There were some directorial choices that jarred with me. While many of the characters would indulge in a beer or an inconspicuous swig from a hipflask, Petruchio seemed not to touch the stuff. Usually he is shown as a drunk, a reveller, however here surrounded by alcoholics he seems positively sober and even reasonable; almost the ‘hero’ of the play, lacking the vices to warrant the ‘anti-’. Throughout the play there are some excellent comedic performances: Sarah Bawler as Katherine manages to squeeze the laughs out of every line. However, she never seems much of a match for James Pritchard’s domineering, charismatic Petruchio. The comedy is dropped in the last scene for an earnest delivery of Kate’s speech championing the play’s view of marital harmony: a providing husband complemented by a loyal, subservient wife. It is partially directed to the audience as if an instruction to all women. I felt uncomfortable but it is an uncomfortable speech and transformation. If all sat well something would be very, very wrong!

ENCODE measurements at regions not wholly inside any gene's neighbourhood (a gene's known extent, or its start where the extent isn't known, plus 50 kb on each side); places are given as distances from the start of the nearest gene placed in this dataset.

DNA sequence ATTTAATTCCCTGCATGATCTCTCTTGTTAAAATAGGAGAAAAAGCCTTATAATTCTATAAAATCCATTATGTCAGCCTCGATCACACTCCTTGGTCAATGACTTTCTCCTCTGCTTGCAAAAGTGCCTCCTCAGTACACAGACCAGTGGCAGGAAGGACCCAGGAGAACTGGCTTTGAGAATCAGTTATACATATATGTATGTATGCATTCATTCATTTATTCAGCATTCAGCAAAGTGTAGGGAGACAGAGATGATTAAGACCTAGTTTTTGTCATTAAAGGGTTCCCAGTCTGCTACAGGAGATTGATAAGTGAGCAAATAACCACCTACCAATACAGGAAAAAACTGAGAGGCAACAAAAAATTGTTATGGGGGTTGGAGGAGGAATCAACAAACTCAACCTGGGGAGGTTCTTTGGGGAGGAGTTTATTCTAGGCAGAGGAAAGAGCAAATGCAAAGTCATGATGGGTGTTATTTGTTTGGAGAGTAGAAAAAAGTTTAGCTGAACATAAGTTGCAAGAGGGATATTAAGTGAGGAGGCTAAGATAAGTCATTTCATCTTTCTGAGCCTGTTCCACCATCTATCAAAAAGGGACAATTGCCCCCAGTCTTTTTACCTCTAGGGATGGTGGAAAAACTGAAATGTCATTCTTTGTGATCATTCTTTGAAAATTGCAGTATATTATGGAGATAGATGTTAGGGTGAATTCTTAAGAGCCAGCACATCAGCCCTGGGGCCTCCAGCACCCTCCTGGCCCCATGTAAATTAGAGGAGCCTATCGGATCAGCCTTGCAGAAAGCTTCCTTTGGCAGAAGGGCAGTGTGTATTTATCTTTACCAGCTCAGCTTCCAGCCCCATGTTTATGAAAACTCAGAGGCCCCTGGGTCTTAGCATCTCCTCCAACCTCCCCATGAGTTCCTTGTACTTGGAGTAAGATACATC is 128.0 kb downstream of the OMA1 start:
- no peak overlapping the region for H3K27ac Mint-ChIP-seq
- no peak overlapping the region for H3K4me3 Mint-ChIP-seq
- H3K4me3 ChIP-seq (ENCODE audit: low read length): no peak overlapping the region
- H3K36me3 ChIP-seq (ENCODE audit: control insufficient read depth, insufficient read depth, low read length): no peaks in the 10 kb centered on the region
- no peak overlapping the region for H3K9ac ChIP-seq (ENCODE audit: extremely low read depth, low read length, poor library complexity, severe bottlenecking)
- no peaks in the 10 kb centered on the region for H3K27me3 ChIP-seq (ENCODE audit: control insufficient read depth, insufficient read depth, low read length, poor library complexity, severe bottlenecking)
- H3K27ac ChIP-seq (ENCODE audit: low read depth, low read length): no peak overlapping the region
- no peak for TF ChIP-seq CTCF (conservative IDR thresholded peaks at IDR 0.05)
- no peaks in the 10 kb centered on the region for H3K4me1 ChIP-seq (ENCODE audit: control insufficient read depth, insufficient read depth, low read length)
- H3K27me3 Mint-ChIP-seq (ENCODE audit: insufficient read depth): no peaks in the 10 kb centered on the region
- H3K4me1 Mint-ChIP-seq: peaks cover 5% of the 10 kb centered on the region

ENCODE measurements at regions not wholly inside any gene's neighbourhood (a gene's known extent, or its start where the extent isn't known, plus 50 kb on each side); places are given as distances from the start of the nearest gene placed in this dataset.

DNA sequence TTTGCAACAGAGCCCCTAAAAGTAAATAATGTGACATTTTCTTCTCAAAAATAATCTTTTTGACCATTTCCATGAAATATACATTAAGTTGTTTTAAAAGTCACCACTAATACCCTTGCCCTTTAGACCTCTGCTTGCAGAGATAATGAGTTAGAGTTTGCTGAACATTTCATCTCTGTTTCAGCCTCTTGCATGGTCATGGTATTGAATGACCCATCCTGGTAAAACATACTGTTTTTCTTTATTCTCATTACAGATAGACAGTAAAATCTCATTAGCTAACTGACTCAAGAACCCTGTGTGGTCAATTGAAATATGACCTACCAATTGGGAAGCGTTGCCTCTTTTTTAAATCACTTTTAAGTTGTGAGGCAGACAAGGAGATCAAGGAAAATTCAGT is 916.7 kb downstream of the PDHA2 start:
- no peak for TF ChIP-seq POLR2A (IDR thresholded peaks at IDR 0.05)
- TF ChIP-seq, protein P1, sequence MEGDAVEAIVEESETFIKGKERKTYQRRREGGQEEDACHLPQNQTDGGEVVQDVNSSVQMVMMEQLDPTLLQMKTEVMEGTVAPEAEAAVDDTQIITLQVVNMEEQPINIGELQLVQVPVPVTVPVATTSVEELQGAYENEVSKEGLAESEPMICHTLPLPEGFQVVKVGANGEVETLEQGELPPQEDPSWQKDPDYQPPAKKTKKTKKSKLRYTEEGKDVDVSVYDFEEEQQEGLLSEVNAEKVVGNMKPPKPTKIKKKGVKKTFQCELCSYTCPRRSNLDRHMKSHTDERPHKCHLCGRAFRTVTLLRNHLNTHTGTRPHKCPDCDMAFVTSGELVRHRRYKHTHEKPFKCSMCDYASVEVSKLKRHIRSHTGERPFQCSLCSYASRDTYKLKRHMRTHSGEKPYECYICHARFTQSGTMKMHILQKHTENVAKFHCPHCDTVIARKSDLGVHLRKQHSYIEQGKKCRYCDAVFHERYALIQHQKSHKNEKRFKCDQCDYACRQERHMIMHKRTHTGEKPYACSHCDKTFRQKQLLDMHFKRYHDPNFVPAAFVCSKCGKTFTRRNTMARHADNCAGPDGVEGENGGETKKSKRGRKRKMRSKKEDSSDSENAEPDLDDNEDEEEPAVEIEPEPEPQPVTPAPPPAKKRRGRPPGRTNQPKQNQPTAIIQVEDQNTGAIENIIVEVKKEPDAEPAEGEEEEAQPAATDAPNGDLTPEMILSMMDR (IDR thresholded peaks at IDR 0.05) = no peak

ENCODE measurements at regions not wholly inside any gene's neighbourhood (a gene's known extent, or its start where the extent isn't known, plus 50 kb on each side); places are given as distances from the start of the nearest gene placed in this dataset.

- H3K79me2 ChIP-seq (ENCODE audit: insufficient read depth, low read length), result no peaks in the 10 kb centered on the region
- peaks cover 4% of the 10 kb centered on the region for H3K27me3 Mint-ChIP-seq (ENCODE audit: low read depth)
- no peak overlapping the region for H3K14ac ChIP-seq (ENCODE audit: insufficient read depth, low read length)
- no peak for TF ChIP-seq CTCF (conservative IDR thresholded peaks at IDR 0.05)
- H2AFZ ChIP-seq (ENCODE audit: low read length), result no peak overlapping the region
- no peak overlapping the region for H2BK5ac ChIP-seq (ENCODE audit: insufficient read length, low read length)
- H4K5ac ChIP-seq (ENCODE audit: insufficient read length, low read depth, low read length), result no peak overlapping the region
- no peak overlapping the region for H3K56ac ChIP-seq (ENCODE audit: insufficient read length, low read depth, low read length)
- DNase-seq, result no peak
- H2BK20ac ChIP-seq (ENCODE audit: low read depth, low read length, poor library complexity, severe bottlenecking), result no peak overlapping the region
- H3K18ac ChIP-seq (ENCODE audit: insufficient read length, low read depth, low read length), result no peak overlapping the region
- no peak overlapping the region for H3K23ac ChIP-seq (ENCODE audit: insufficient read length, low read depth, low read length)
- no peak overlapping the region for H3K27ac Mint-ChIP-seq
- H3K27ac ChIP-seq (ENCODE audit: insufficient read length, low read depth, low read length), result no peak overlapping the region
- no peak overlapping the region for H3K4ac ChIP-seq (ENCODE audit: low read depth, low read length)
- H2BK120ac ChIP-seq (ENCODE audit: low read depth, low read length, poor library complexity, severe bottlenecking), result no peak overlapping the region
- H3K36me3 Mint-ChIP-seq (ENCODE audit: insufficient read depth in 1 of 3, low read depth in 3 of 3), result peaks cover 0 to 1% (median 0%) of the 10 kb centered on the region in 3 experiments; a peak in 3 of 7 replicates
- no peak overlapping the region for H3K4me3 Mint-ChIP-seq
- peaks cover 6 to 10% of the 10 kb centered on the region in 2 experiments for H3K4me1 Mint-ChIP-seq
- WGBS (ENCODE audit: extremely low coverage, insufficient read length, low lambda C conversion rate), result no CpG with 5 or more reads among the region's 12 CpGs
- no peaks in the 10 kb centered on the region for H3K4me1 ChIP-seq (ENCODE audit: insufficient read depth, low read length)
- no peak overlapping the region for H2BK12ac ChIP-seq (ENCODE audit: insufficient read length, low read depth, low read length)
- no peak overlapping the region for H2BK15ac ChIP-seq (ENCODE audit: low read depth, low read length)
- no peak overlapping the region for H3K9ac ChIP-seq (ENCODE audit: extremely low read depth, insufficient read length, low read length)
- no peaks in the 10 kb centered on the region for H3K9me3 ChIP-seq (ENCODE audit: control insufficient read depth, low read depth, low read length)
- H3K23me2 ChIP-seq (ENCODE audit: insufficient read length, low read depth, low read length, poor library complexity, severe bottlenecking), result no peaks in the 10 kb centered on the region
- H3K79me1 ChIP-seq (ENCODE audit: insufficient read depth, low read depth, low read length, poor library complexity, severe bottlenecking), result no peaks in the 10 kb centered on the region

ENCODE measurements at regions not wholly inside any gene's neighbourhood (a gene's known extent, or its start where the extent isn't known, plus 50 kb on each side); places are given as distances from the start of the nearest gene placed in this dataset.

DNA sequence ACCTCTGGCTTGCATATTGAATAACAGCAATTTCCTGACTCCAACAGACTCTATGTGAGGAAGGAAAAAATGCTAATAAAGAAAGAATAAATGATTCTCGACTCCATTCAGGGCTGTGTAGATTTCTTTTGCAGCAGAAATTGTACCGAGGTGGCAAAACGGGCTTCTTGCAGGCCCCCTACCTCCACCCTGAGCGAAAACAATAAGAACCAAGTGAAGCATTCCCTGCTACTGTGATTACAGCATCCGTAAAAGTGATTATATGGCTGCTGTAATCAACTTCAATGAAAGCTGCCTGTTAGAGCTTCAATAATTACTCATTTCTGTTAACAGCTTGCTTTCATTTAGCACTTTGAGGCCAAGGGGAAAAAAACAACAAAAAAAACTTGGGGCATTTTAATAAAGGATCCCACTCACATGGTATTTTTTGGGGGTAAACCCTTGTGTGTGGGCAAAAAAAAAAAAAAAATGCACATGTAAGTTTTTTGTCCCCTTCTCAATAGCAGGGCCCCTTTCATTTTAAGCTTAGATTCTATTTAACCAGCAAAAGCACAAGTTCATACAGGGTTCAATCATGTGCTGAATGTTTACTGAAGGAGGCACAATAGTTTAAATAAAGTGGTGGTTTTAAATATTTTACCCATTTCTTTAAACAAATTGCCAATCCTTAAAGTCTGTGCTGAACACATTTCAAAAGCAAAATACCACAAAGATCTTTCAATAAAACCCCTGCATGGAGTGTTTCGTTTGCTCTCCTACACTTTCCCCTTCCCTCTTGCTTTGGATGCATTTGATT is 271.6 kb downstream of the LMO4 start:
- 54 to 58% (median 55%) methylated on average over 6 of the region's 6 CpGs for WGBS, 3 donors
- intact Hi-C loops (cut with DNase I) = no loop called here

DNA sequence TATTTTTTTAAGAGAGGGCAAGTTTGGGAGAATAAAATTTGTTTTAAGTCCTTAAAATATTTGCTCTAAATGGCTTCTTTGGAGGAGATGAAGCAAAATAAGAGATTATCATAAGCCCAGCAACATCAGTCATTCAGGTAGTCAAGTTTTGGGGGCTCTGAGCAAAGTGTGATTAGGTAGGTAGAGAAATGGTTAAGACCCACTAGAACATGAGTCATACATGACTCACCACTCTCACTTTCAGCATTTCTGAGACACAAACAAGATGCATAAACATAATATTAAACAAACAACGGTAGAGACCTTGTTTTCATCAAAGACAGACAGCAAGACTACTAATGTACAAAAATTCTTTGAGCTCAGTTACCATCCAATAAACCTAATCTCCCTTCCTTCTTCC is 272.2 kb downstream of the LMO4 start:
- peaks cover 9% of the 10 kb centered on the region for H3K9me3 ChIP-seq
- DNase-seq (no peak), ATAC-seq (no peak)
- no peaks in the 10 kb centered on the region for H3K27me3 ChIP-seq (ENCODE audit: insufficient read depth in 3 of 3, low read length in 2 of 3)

Further comedic commendation to Phil Jones whose timing and clown-like Pedant had everyone laughing, impressive considering the character isn’t normally funny! He also shared the role of Curtis with Luke Cooper who shuffled about with a hunch to rival Igor’s. The splitting of a character between two actors is twofold with Birdie Smith and Serena Lewis finishing each other’s sentences and delivering an extremely entertaining musical performance as Biondello, Lucentio’s second servant, a minor role made marvellous and very endearing. Toby Harris’s Hortensio is wonderfully unpleasant – in the best possible way – when undercover as a music teacher, despite having as much musical talent as one half of Jedward. Some of his lines were lost amid an exaggerated Italian accent but the comic payoff was worth it. I also liked Paul Fanning as Gremio: though not a particularly funny performance it was evident he enjoyed his character, making it easy for me to do the same.